It is easy for people with feeble memories or no experience of the violence and mayhem of the 1980s and early 1990s to sit, 23 years later, and criticise the peace terms. That we survived at all still has a miraculous quality. Mandela did not do it alone, not by any means, but it is hard to see how it could have been achieved without his leadership.
Political vs economic transformation
The primary allegation against Mandela as a sellout relates not to political but to economic transformation. Once again, the criticism is ahistorical and based on counterfactuals. Mandela always believed the economy had to be transformed and he stuck to this. But he could not see how it could be done until there was a political settlement and a stable country. That his successors have let us down is hardly his fault.
It is true that white monopoly power (a term that still had precision back then) in discussions held behind closed doors – the Brenthurst group and others – frustrated the political talks to try and extract a safer space for themselves. It is also true that Mandela abandoned the idea of nationalisation and radical land expropriation, and that the Reconstruction and Development Programme (RDP) was scrapped in 1996, a few years into his presidency.
I have always been a harsh critic of the implementation of the neoliberal Growth, Employment and Redistribution (GEAR) economic programme, with its fallacious assumption that the “trickle-down effect” would uplift the masses. But to say that this amounted to “selling out” by Mandela is to deliberately misconstrue the historical record for sensational effect. Then Fidel Castro was a sellout too, as it was Castro who advised Tambo as early as the 1980s against making the mistake of nationalisation without first having the necessary engineers and skills in place and the state capacity to run such enterprises. Mandela fell in line with that thinking at the time.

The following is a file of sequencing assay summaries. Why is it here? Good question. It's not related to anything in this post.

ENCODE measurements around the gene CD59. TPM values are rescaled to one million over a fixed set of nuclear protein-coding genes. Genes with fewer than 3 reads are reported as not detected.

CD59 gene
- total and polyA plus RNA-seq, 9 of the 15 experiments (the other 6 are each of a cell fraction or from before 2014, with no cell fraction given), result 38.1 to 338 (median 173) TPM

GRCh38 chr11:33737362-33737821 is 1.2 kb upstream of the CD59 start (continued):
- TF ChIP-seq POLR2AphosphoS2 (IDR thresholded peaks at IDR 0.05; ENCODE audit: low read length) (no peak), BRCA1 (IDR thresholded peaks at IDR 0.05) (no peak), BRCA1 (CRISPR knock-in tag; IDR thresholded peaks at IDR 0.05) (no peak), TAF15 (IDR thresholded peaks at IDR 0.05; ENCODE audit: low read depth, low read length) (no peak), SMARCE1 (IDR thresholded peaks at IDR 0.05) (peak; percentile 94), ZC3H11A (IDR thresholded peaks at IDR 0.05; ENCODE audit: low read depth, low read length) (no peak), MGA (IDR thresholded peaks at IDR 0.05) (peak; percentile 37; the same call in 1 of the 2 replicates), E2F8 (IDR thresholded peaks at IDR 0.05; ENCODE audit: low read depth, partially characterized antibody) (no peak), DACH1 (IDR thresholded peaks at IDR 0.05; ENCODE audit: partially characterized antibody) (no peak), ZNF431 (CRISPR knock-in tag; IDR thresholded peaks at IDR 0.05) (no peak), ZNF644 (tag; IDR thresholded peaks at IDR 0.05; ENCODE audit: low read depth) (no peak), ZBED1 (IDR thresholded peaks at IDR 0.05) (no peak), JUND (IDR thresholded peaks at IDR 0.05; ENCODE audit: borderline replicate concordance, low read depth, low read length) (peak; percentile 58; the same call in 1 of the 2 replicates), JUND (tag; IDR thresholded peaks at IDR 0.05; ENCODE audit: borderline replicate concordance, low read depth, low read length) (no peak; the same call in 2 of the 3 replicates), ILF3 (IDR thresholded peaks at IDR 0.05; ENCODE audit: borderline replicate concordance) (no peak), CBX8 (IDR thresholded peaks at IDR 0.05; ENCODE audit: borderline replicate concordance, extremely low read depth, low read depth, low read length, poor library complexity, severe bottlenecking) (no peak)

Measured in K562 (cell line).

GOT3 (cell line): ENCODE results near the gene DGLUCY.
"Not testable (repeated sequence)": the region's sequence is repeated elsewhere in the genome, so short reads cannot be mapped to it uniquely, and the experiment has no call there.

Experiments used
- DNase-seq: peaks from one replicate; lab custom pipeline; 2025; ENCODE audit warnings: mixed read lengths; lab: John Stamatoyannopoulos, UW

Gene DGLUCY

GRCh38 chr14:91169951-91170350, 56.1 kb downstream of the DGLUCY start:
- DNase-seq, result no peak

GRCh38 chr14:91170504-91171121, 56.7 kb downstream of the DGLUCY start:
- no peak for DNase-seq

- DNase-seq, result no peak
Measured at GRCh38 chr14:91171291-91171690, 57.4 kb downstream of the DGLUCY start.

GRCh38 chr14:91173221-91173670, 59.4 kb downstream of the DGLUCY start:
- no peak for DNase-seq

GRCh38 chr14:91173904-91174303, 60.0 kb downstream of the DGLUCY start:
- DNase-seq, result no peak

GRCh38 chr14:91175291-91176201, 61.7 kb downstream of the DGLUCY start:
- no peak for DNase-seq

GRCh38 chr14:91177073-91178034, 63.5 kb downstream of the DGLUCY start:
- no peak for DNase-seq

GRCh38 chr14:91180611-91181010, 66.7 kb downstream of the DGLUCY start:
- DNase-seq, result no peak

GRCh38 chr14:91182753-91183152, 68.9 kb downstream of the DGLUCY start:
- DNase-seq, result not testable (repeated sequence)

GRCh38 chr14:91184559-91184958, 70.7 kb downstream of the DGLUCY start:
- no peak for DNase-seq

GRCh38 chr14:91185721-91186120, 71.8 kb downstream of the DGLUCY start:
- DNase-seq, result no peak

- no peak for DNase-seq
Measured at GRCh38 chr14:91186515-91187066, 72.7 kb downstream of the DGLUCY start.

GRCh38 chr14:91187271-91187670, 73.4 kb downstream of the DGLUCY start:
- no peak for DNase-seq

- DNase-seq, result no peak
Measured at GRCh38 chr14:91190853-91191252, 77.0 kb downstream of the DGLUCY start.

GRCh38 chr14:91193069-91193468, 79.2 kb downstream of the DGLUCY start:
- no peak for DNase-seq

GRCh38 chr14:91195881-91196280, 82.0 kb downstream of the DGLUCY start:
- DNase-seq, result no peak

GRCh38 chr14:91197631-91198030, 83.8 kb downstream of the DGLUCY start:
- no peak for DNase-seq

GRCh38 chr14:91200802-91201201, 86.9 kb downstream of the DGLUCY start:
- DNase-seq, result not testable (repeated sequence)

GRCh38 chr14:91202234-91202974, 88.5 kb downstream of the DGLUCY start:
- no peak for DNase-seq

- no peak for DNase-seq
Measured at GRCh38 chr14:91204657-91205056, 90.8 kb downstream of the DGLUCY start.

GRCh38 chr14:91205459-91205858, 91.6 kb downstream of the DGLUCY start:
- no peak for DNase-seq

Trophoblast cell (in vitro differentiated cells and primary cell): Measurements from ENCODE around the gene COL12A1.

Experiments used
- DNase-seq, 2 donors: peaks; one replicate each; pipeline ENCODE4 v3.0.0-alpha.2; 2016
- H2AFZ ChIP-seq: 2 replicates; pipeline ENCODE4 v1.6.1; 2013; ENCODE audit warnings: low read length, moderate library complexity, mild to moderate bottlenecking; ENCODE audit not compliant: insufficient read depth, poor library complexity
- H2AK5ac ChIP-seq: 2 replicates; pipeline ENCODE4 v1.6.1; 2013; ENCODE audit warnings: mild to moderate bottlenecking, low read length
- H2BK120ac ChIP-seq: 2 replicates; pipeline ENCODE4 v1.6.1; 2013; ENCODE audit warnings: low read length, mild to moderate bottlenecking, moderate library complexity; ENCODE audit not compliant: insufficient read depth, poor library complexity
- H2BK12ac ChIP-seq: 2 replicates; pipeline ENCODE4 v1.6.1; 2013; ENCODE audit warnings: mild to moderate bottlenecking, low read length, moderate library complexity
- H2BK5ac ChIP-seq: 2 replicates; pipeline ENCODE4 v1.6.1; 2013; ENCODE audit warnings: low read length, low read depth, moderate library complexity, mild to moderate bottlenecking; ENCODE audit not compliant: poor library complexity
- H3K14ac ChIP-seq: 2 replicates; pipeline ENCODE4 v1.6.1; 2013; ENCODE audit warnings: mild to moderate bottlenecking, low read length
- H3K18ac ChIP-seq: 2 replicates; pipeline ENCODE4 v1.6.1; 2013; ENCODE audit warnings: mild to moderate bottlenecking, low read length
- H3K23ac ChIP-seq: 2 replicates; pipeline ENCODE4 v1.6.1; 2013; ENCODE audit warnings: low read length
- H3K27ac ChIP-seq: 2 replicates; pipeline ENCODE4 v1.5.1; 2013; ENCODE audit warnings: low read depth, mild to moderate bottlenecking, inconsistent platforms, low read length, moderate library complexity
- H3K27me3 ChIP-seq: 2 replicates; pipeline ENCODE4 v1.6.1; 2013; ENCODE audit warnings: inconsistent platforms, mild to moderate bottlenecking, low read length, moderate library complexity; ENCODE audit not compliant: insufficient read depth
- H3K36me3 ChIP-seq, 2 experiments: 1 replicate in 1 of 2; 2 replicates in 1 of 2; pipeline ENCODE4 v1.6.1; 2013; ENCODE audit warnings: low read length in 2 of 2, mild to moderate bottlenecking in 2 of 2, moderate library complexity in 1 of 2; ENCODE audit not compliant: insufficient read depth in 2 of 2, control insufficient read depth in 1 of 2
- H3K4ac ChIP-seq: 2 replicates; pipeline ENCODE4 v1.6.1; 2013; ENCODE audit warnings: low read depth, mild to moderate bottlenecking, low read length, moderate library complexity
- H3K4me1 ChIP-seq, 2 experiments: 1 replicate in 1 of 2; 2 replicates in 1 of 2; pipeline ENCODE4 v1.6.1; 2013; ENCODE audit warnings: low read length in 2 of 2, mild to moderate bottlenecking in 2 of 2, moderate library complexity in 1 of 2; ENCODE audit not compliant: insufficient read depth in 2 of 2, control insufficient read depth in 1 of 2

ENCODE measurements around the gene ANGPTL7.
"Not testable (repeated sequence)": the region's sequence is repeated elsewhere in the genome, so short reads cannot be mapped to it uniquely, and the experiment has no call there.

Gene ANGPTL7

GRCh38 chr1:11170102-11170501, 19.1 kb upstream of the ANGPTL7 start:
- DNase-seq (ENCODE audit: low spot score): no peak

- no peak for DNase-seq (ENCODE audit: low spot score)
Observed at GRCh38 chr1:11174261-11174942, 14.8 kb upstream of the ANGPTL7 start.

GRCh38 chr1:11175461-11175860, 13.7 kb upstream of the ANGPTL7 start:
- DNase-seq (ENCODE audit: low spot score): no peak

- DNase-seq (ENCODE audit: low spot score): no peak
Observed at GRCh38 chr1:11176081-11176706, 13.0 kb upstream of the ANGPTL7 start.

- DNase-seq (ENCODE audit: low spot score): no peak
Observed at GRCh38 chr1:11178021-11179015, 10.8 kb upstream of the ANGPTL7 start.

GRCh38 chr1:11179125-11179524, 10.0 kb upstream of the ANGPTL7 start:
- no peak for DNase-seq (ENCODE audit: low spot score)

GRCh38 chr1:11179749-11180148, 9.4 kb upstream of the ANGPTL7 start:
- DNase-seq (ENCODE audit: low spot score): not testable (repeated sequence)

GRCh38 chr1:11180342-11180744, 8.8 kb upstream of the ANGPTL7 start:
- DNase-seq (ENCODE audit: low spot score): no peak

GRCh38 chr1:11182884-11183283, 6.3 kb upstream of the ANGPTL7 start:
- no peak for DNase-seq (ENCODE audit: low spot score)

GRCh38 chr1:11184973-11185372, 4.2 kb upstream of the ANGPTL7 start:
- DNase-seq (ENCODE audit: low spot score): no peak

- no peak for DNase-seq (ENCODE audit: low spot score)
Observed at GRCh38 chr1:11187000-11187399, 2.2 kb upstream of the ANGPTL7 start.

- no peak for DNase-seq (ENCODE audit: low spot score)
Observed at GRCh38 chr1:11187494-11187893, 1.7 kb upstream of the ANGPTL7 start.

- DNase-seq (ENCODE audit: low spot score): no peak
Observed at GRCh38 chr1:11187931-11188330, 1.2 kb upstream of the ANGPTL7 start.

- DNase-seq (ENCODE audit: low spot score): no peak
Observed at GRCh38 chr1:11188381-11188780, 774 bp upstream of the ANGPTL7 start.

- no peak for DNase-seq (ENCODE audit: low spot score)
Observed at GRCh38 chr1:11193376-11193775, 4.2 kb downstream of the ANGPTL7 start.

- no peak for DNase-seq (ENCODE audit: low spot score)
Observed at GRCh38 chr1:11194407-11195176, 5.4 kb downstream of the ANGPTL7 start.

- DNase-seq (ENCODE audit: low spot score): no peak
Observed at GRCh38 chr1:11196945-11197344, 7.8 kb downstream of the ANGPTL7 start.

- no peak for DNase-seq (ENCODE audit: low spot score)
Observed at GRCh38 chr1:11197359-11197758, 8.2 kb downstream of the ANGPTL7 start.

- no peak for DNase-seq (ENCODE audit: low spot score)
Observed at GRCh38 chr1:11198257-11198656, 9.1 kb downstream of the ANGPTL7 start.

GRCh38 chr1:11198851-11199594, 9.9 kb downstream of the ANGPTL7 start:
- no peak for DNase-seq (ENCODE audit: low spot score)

Anyone who thinks that Mandela could have defeated global apartheid in the same stride as defeating racial apartheid in South Africa is living in a ‘flat earth’ world. When negotiations started in earnest, the Soviet Union had just imploded and an alternative economic model seemed remote. The ANC hardly had an economics department. And South Africa was bankrupt.
And, yes, even though there was much disgruntlement at the time, the collective leadership plus the alliance partners – the Congress of SA Trade Unions (Cosatu) and the SA Communist Party (SACP) – all went along with GEAR and the ANC’s economic project, with black economic empowerment instead of nationalisation, and with neoliberal macroeconomic policies to try and attract foreign direct investment as the panacea to a crippled economy.